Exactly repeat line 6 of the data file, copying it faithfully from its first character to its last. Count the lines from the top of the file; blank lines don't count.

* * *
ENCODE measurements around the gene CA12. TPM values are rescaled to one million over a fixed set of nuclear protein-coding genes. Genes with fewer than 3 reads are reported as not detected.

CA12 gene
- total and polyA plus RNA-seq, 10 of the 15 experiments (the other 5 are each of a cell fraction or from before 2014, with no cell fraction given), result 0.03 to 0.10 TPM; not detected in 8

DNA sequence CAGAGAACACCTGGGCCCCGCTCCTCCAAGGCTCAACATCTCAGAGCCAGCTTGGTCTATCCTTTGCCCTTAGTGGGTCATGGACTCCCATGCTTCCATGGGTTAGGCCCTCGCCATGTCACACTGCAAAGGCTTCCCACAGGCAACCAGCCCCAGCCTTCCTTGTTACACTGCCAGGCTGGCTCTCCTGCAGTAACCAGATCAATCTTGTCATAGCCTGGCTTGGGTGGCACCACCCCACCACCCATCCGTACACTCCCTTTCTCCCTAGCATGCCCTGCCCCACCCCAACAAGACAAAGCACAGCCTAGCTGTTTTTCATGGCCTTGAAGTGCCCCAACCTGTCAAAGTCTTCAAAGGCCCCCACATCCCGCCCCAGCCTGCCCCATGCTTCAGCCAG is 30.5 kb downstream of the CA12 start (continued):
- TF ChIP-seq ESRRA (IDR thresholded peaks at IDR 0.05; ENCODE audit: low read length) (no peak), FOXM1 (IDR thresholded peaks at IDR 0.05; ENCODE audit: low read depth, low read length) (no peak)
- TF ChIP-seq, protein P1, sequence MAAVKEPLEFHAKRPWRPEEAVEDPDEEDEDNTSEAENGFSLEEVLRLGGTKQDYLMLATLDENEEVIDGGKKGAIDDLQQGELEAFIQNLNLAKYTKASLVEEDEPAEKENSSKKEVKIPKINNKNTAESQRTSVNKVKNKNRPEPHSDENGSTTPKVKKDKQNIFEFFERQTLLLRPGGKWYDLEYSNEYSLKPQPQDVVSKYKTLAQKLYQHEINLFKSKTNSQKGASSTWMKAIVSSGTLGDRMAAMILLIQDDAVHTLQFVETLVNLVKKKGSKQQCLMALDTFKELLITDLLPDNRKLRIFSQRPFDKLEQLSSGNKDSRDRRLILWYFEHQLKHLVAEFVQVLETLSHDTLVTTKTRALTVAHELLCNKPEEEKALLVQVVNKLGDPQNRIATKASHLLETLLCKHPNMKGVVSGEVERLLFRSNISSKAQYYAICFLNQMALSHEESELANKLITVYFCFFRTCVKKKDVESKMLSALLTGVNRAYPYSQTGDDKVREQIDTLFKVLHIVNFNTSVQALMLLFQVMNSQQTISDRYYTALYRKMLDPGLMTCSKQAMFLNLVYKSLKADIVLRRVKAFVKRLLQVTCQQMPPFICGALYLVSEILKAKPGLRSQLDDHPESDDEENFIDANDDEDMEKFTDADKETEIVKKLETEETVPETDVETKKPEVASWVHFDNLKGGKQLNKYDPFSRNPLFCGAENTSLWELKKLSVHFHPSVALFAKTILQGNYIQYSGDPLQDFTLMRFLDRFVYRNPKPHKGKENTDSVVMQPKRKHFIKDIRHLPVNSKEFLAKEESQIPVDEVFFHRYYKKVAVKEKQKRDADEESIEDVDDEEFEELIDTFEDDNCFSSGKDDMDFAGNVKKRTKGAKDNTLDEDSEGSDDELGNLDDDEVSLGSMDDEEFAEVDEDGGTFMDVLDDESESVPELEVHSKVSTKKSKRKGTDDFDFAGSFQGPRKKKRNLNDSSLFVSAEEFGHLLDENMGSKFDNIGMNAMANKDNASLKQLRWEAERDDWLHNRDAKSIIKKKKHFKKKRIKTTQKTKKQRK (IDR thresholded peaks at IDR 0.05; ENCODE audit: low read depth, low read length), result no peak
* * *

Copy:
- TF ChIP-seq, protein P1, sequence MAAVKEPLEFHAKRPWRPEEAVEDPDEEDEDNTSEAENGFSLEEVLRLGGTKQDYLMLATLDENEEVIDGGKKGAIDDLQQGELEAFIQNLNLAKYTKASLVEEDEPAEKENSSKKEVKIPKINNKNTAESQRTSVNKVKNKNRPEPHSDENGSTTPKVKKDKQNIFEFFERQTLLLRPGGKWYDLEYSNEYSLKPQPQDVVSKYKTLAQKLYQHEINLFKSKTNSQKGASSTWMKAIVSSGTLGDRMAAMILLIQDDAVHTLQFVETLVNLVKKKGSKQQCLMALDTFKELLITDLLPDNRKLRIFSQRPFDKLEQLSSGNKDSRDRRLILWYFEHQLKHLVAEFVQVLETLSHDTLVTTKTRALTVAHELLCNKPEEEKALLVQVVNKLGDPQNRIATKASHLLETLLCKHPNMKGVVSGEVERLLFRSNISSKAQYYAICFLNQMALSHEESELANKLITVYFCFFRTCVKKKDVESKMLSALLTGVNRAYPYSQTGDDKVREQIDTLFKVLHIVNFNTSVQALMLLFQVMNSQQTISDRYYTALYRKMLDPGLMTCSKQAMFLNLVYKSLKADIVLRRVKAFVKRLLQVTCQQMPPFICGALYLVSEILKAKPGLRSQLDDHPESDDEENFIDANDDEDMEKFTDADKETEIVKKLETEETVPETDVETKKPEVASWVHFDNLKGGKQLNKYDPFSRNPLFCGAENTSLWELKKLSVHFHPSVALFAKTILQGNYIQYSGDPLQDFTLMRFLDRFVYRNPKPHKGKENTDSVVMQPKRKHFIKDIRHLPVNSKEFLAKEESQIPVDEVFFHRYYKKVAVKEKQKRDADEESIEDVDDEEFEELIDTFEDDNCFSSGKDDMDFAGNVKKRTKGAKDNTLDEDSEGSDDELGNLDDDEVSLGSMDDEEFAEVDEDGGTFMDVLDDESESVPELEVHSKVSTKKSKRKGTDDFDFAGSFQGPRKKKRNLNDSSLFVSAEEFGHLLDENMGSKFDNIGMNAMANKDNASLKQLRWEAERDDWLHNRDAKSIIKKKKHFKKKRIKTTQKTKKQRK (IDR thresholded peaks at IDR 0.05; ENCODE audit: low read depth, low read length), result no peak